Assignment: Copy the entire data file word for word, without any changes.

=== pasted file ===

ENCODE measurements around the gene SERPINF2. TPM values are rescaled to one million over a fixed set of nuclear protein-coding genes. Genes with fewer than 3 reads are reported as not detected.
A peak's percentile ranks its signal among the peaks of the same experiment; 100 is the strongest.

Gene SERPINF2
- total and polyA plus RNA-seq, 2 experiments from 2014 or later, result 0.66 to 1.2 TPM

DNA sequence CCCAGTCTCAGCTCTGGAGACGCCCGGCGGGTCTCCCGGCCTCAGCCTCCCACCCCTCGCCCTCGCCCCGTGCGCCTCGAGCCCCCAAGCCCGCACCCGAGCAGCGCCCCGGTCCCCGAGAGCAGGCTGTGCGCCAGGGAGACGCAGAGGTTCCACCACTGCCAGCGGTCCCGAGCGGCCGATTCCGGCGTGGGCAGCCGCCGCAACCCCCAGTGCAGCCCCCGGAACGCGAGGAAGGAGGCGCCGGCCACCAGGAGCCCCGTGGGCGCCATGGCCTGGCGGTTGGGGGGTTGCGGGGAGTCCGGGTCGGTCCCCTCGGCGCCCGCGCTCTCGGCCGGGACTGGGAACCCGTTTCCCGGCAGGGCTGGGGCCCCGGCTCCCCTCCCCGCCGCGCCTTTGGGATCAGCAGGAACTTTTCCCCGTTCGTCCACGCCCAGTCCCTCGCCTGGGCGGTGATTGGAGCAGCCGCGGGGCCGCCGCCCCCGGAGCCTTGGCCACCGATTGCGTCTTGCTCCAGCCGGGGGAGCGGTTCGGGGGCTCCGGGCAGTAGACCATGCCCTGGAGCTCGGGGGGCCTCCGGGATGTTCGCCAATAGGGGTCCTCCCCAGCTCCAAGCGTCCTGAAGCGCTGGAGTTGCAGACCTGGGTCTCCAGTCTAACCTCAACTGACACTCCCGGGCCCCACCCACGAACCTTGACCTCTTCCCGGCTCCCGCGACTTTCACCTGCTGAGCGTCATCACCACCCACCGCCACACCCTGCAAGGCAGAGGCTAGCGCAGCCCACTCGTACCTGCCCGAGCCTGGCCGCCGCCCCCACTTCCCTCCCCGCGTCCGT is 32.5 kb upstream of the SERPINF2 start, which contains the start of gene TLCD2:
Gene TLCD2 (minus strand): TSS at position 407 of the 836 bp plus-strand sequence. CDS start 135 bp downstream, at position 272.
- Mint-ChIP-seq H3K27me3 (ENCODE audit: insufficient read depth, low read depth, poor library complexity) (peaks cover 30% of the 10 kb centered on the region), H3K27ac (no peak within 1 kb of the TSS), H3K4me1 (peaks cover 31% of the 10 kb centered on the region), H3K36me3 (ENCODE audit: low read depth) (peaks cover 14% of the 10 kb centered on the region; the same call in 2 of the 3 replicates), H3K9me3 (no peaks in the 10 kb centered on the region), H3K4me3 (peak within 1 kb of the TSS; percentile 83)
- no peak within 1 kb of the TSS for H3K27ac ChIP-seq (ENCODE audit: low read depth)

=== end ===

ENCODE measurements around the gene SERPINF2. TPM values are rescaled to one million over a fixed set of nuclear protein-coding genes. Genes with fewer than 3 reads are reported as not detected.
A peak's percentile ranks its signal among the peaks of the same experiment; 100 is the strongest.

Gene SERPINF2
- total and polyA plus RNA-seq, 2 experiments from 2014 or later, result 0.66 to 1.2 TPM

DNA sequence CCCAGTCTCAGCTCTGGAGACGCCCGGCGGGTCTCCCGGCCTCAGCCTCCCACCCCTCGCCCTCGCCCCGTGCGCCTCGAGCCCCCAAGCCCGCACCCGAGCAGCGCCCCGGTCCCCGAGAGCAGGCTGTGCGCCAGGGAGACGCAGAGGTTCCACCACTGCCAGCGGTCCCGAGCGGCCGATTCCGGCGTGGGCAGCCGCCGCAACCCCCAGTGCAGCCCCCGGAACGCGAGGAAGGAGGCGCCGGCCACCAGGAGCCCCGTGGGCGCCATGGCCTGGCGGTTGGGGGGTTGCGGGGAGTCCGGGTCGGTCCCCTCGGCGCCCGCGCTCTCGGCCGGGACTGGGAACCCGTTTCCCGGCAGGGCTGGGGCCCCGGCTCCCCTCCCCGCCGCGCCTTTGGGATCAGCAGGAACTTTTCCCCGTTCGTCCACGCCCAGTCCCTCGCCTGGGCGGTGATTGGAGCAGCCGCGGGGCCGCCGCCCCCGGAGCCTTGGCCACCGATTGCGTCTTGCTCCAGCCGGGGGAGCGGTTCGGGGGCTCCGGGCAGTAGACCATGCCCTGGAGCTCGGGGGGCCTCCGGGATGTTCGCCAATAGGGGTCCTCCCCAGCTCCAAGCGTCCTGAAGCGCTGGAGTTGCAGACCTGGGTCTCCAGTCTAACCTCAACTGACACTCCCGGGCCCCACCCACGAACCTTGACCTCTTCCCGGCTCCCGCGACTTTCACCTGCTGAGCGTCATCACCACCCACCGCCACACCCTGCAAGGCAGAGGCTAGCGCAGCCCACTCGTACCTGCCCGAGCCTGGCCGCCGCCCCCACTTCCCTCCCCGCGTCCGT is 32.5 kb upstream of the SERPINF2 start, which contains the start of gene TLCD2:
Gene TLCD2 (minus strand): TSS at position 407 of the 836 bp plus-strand sequence. CDS start 135 bp downstream, at position 272.
- Mint-ChIP-seq H3K27me3 (ENCODE audit: insufficient read depth, low read depth, poor library complexity) (peaks cover 30% of the 10 kb centered on the region), H3K27ac (no peak within 1 kb of the TSS), H3K4me1 (peaks cover 31% of the 10 kb centered on the region), H3K36me3 (ENCODE audit: low read depth) (peaks cover 14% of the 10 kb centered on the region; the same call in 2 of the 3 replicates), H3K9me3 (no peaks in the 10 kb centered on the region), H3K4me3 (peak within 1 kb of the TSS; percentile 83)
- no peak within 1 kb of the TSS for H3K27ac ChIP-seq (ENCODE audit: low read depth)